While wandering around the Bas Marais, you’re sure to stumble upon the Église Saint-Paul Saint-Louis, most often called Saint Paul. Located at n°99 Rue Saint-Antoine, this 17th-century building doesn’t look like your typical French church and offers a few surprises inside. So go on and walk through its bright red doors for a quick visit.
Built on the orders of King Louis XIII, the Saint Paul Church was formerly called Église Saint-Louis-des-Jésuites, with the first mass here celebrated by Cardinal Richelieu on May 9, 1641 (Ascension Day). The church connects to the Lycée Charlemagne, a public high school which was once the home of the Order of the Jesuits.
The church’s architecture is a mixture of styles: the façade and large central dome are hallmarks of Italian design while the height of the structure follows French Gothic tradition. But it’s not just the architecture that’s interesting here; Saint Paul also showcases many impressive pieces of art. A grand 19th-century gallery organ stands above the entrance and an original painting by Eugène Delacroix, “Christ in agony in the garden of olive trees,” hangs just above one of the four passageways leading to the different chapels.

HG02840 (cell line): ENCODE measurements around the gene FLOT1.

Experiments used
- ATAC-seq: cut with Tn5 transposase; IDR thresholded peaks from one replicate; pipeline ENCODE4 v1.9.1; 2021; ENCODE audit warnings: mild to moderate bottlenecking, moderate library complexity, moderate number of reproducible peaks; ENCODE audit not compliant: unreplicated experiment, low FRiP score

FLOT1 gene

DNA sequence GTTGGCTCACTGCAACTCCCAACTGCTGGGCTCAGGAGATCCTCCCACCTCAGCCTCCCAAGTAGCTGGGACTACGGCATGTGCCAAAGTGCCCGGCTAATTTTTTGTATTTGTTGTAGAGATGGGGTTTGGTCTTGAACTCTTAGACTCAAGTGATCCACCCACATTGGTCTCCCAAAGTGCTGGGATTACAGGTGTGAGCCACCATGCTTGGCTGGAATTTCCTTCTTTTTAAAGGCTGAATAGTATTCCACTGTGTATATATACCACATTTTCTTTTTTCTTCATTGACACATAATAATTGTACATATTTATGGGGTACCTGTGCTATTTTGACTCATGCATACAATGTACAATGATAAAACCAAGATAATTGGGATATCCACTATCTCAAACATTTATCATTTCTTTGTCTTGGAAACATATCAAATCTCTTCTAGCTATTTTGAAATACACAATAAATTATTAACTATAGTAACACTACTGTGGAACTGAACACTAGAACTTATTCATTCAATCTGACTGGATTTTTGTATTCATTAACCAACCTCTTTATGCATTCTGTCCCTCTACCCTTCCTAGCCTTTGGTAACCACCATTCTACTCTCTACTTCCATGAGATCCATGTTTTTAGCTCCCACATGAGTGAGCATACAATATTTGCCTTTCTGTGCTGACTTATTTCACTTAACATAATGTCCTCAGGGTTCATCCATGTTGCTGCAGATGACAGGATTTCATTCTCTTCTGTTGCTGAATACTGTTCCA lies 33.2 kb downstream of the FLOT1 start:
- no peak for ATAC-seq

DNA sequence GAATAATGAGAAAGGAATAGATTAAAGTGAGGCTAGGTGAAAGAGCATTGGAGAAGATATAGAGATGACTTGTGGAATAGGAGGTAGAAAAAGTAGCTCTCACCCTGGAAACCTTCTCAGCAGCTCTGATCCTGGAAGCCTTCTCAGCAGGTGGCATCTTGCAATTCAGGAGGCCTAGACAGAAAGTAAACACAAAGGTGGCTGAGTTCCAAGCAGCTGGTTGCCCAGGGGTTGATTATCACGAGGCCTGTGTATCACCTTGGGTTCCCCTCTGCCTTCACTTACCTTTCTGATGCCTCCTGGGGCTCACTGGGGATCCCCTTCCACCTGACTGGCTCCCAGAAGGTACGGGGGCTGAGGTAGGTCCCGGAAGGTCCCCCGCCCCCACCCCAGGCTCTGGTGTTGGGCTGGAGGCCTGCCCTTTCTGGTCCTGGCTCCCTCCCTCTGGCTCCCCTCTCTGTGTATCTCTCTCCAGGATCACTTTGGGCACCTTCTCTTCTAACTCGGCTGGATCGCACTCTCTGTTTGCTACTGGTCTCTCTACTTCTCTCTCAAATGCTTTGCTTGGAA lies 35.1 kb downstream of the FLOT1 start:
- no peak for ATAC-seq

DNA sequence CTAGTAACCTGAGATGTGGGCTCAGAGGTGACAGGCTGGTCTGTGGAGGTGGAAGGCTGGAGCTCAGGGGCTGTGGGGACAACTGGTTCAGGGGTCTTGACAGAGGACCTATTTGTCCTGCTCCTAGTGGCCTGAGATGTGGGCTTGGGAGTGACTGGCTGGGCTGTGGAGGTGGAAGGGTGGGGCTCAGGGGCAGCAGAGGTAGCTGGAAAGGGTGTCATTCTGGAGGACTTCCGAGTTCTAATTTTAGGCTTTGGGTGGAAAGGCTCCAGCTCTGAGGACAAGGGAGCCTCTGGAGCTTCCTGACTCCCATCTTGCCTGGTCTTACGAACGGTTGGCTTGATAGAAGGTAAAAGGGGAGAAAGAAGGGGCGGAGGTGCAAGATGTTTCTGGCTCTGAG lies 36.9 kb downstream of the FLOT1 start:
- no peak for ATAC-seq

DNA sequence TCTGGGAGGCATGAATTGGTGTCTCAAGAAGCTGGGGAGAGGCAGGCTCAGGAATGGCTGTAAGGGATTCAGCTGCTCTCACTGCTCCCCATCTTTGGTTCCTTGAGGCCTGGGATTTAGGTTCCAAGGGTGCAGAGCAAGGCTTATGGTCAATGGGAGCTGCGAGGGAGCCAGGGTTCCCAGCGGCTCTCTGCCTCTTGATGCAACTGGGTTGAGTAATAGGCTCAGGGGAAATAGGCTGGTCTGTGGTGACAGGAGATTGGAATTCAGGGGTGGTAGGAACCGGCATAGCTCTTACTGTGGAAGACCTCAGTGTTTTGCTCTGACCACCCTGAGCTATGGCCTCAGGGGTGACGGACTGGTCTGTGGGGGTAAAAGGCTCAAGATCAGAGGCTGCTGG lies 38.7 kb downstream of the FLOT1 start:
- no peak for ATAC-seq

Delacroix wasn’t the only artist to give an offering to the Saint Paul Church. Victor Hugo offered two shell-shaped holy water fonts when his daughter Léopoldine married here in 1843. Hugo later used Saint Paul as the setting for the marriage of Cosette and Marius in his famous Les Misérables.